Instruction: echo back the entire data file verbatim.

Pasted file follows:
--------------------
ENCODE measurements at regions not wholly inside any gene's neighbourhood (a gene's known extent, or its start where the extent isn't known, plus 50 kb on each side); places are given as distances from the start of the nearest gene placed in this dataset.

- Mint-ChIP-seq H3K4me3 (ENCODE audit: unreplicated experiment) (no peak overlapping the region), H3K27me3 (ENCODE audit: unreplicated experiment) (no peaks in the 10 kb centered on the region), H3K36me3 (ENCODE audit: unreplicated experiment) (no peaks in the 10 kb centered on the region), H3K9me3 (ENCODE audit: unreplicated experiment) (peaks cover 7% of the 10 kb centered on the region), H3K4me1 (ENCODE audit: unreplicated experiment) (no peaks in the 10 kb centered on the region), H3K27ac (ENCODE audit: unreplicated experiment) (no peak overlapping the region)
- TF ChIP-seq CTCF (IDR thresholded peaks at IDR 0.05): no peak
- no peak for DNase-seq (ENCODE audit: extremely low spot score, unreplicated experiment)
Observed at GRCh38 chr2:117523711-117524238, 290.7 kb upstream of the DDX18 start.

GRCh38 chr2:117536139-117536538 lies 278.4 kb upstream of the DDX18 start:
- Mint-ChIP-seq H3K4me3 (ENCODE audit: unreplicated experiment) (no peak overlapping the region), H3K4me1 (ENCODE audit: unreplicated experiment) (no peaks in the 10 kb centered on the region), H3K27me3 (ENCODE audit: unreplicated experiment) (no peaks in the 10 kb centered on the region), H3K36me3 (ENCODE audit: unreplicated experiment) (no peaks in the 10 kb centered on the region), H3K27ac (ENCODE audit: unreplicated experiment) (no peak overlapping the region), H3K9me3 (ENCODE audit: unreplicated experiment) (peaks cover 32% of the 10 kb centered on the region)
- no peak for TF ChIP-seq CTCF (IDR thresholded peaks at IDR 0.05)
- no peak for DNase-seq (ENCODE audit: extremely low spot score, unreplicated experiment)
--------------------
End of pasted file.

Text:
ENCODE measurements at regions not wholly inside any gene's neighbourhood (a gene's known extent, or its start where the extent isn't known, plus 50 kb on each side); places are given as distances from the start of the nearest gene placed in this dataset.

- Mint-ChIP-seq H3K4me3 (ENCODE audit: unreplicated experiment) (no peak overlapping the region), H3K27me3 (ENCODE audit: unreplicated experiment) (no peaks in the 10 kb centered on the region), H3K36me3 (ENCODE audit: unreplicated experiment) (no peaks in the 10 kb centered on the region), H3K9me3 (ENCODE audit: unreplicated experiment) (peaks cover 7% of the 10 kb centered on the region), H3K4me1 (ENCODE audit: unreplicated experiment) (no peaks in the 10 kb centered on the region), H3K27ac (ENCODE audit: unreplicated experiment) (no peak overlapping the region)
- TF ChIP-seq CTCF (IDR thresholded peaks at IDR 0.05): no peak
- no peak for DNase-seq (ENCODE audit: extremely low spot score, unreplicated experiment)
Observed at GRCh38 chr2:117523711-117524238, 290.7 kb upstream of the DDX18 start.

GRCh38 chr2:117536139-117536538 lies 278.4 kb upstream of the DDX18 start:
- Mint-ChIP-seq H3K4me3 (ENCODE audit: unreplicated experiment) (no peak overlapping the region), H3K4me1 (ENCODE audit: unreplicated experiment) (no peaks in the 10 kb centered on the region), H3K27me3 (ENCODE audit: unreplicated experiment) (no peaks in the 10 kb centered on the region), H3K36me3 (ENCODE audit: unreplicated experiment) (no peaks in the 10 kb centered on the region), H3K27ac (ENCODE audit: unreplicated experiment) (no peak overlapping the region), H3K9me3 (ENCODE audit: unreplicated experiment) (peaks cover 32% of the 10 kb centered on the region)
- no peak for TF ChIP-seq CTCF (IDR thresholded peaks at IDR 0.05)
- no peak for DNase-seq (ENCODE audit: extremely low spot score, unreplicated experiment)